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Pitfalls in outcome prediction of breast cancer
  1. Emad A Rakha
  1. Department of Histopathology, Nottingham University Hospitals NHS Trust and University of Nottingham, Nottingham, UK
  1. Correspondence to Dr Emad A Rakha, Department of Histopathology, Molecular Medical Sciences, University of Nottingham, Nottingham City Hospital Campus, Hucknall Road, Nottingham NG5 1PB, UK; emadrakha{at}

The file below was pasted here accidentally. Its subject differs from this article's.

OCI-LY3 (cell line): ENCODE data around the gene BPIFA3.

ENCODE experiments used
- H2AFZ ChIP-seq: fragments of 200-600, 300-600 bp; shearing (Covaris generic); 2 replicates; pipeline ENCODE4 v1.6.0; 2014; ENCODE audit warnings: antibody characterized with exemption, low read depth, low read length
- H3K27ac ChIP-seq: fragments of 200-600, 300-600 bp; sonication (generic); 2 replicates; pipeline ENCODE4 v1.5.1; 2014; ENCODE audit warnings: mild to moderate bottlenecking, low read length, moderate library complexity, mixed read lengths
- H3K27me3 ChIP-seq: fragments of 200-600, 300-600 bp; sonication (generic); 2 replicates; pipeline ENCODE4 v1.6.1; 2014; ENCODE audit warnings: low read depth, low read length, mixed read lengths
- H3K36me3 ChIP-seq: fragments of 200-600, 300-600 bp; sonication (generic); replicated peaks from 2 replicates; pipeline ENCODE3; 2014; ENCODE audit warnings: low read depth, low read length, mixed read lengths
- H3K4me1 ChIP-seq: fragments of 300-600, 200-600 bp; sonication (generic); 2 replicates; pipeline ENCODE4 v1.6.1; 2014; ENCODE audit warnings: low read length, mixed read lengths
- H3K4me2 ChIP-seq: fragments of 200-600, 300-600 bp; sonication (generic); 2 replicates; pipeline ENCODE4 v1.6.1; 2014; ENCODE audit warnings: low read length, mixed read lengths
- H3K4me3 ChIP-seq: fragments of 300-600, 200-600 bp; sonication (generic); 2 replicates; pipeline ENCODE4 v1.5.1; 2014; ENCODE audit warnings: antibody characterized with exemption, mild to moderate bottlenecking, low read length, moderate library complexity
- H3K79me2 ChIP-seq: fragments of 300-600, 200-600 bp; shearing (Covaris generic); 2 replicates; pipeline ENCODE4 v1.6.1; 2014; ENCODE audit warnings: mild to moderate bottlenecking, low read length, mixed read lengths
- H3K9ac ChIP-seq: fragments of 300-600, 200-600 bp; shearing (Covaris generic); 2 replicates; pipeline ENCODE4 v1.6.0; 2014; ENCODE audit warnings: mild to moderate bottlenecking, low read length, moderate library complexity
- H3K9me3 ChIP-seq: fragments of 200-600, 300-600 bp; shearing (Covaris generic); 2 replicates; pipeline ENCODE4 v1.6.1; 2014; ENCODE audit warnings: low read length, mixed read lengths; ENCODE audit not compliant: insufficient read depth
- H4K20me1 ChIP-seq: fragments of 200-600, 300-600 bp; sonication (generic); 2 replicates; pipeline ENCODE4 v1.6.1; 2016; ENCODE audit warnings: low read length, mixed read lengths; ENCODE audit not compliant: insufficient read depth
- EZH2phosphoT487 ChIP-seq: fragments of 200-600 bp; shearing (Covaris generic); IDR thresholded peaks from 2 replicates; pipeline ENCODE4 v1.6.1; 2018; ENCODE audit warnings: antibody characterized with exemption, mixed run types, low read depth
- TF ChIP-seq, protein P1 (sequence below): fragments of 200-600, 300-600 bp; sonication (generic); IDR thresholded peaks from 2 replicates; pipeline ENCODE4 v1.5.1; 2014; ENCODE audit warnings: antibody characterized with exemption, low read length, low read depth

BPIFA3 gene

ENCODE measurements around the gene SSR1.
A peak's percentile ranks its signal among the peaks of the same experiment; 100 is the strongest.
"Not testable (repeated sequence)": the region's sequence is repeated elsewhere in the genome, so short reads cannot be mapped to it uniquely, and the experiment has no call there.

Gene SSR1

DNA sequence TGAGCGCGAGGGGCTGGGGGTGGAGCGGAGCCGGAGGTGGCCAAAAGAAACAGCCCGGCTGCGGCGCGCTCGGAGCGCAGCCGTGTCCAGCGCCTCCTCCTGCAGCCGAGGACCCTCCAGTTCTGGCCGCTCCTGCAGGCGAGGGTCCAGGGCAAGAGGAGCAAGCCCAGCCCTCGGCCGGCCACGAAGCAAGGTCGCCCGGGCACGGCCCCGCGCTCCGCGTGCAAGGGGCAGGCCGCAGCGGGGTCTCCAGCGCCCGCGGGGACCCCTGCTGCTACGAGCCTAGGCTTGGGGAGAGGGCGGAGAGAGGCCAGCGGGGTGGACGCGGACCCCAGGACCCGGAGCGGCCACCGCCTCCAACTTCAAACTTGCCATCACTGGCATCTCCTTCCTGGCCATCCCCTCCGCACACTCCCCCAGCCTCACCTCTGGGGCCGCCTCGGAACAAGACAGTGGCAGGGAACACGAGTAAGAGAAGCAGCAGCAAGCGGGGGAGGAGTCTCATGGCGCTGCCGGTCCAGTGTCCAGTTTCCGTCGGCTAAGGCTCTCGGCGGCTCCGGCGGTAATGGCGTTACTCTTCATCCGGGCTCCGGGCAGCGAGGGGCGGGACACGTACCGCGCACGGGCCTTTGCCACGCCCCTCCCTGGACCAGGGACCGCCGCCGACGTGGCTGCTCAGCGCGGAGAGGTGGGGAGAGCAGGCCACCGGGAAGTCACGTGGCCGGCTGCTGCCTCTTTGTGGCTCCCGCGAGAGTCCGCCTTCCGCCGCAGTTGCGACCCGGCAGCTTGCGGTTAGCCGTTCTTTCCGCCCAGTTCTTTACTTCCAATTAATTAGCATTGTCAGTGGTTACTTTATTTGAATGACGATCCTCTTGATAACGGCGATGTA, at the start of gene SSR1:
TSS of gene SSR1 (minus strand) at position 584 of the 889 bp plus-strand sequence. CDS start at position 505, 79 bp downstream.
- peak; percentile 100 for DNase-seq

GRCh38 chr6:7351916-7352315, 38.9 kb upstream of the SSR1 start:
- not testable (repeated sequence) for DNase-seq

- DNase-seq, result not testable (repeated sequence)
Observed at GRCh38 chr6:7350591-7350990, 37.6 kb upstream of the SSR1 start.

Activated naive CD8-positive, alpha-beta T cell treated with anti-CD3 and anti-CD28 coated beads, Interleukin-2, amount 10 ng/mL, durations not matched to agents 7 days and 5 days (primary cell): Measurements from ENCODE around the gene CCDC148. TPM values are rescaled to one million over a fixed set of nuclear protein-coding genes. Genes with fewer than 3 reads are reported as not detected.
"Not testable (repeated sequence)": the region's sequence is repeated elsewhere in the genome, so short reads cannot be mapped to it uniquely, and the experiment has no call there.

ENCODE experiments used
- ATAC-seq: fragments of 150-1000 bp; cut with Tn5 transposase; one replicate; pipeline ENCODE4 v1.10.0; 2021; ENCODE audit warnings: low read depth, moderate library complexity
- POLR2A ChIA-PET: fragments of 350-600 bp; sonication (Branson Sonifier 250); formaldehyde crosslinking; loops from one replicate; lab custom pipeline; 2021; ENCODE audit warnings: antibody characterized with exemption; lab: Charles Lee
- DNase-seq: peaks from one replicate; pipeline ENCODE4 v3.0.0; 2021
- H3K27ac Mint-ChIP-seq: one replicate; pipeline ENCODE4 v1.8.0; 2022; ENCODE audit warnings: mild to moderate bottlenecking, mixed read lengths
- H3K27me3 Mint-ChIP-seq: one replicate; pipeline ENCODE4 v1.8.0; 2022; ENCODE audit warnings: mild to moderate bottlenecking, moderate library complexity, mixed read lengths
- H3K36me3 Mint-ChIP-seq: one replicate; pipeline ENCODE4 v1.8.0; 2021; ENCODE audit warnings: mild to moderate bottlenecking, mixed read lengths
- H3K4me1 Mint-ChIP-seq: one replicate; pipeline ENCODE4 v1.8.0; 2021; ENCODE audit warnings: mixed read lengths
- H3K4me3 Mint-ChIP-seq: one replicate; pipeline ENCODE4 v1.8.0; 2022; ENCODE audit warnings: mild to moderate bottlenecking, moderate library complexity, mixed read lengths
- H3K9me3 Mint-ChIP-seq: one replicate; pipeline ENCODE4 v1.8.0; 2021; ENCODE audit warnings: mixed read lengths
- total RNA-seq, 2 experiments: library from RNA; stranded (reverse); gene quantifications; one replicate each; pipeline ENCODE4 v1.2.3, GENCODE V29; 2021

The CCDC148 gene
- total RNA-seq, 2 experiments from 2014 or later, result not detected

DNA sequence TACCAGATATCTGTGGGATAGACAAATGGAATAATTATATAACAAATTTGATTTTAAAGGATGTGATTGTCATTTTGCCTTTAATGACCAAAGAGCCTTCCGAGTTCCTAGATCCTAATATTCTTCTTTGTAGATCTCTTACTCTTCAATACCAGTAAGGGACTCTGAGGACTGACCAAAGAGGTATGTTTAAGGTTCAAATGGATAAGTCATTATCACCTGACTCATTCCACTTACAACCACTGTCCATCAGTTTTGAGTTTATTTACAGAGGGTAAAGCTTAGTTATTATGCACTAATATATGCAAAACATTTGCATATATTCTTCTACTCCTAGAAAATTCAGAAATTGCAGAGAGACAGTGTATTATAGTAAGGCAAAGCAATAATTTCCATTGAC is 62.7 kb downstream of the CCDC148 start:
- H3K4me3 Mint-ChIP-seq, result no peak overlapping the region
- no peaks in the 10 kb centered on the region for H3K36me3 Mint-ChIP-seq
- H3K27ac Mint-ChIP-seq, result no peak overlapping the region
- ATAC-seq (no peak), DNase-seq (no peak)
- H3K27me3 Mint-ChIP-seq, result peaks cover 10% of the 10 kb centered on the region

Breast cancer represents a heterogeneous group of diseases with varied presentation, morphological and biological features, behaviour, and response to therapy. Management of breast cancer relies on availability of robust predictive and prognostic factors to support decision making. Identifying and validating the prognostic and predictive value of a given marker is based on studying its association with clinical outcome with or without consideration for therapy, respectively. In the field of cancer research, clinical outcome is determined by assessing certain time-dependent events: ‘endpoints’ such as tumour progression, recurrence and patient mortality. Guidelines for reporting tumour markers have been published and there is a perception that outcome determination in breast cancer is well documented. However, reviewing the literature has highlighted the varied use of definitions used in clinical outcome measures and there are pitfalls in outcome analysis. This may have contributed to the discrepancies in the literature and to the inconsistent conclusions seen in published studies assessing the same markers. Identification of these pitfalls is expected to improve prognostic and predictive marker assessment. Here issues related to outcome determination in breast cancer including definitions and pitfalls and some critical views are presented.


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